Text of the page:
Lighthouse Initiative for Texas Classrooms

Grade 8 Lessons

  • Grade 8 Lessons (pdf)
    • Lessons and Skills Correlation
    • Analysis of Documents Related to the Growth of Nationalism in America
    • Assumptions Behind Manifest Destiny
    • Effects of British Economic Policies on the American Colonies
    • Strengths and Weaknesses of the Articles of Confederation
    • Basic Principles Reflected in the U.S. Constitution
    • Constitution: Enhancement for Additional Development of Pre-AP* Skills

Teacher Voice: Grade 8 Pre-AP* U.S. History—Michael Stewart, O.L. Slaton Junior High, Lubbock, TX

Pre-AP* classes pose different and unique challenges than those of regular classes. Pre-AP students are generally intrinsically motivated and are actively in pursuit of knowledge. This motivation drives students to want to know more information about a particular subject or topic. Pre-AP students need to be challenged in their learning process, or we run the possibility of losing them due to boredom. For this reason, it is important that teachers use Bloom’s Taxonomy in their lessons for Pre-AP classes. Bloom's will help challenge students to find more information on the topic.

In every classroom, the use of Bloom’s is essential for a successful learning environment. Bloom’s also provides the opportunity for students to fully explore what they are learning. All six levels should be incorporated as the teacher provides information, or as the students provide the information. The teacher should move up in Bloom’s as the activity progresses; this could be in one day or over several days.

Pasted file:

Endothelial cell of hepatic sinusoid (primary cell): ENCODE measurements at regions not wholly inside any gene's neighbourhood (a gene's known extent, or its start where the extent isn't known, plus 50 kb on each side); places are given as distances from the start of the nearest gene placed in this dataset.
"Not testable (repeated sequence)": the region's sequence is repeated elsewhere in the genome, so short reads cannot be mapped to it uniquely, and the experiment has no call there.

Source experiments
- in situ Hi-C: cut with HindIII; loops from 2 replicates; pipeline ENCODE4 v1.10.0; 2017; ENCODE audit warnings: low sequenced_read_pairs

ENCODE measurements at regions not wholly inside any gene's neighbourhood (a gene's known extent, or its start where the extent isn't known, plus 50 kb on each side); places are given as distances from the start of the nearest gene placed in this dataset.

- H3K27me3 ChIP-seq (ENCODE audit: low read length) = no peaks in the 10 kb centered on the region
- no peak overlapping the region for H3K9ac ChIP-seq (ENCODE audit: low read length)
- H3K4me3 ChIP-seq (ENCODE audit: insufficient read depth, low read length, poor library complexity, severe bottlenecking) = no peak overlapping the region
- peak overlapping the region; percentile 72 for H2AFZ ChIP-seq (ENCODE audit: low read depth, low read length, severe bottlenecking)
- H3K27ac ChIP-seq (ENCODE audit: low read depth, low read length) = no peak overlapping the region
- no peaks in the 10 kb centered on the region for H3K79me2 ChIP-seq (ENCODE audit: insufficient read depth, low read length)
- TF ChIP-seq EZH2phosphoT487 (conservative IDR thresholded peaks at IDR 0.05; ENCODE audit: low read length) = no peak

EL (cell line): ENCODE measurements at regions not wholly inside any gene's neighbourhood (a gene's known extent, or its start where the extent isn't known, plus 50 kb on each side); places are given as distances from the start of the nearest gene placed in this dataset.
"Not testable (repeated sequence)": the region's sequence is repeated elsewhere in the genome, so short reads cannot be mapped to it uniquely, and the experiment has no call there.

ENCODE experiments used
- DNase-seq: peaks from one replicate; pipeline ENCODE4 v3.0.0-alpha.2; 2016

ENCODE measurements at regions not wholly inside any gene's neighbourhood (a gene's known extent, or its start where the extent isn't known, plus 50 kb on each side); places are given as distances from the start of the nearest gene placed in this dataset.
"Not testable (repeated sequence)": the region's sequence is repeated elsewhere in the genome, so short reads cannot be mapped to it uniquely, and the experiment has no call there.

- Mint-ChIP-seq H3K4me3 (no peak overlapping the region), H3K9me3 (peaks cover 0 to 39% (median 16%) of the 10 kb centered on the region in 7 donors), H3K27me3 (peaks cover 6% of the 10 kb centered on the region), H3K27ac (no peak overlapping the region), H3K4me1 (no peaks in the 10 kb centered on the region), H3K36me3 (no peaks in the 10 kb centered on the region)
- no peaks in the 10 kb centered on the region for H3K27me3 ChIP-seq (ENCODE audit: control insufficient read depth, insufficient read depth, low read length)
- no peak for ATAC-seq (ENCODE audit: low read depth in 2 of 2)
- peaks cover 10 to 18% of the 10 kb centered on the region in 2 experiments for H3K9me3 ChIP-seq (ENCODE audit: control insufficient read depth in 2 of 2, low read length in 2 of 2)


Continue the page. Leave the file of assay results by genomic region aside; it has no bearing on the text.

In the Pre-AP classroom, teachers will be able to spend more time at the top of Bloom’s. This allows for students to explore and learn on their own. This also allows students to make more connections with other topics. With regular classes, teachers have to spend more time at the bottom or lower end of Bloom’s to ensure that students understand the concepts. However, it is essential that these students be exposed to the higher-level thinking questions. Generally, the teacher must take on a more active role in questioning and connecting the events in the regular classroom than in the Pre-AP class, where the students will pick up the connections quicker.

Homework for the Pre-AP classroom differs from the regular classroom as well. Generally, Pre-AP homework will be more in depth, which will require outside reading and writing. This time allows for students to develop their thoughts into a concisely written essay. This also gives students the opportunity to teach themselves and bring the information back to teach others.

High expectations for students are important in every classroom. If students know that the teacher expects high quality work and accepts nothing less, then most students will rise to meet the teacher’s expectations. If we have low expectations, then they will meet those and see no benefit of ever achieving a higher level. Expectations for Pre-AP classes are higher than those of a regular classroom (although maybe they should not be). We expect our Pre-AP students to work outside the classroom on a regular basis and to grasp concepts quickly.

In either class, I am reminded of a quote from George Bernard Shaw, "What we want is the child in pursuit of knowledge and not knowledge in pursuit of the child."

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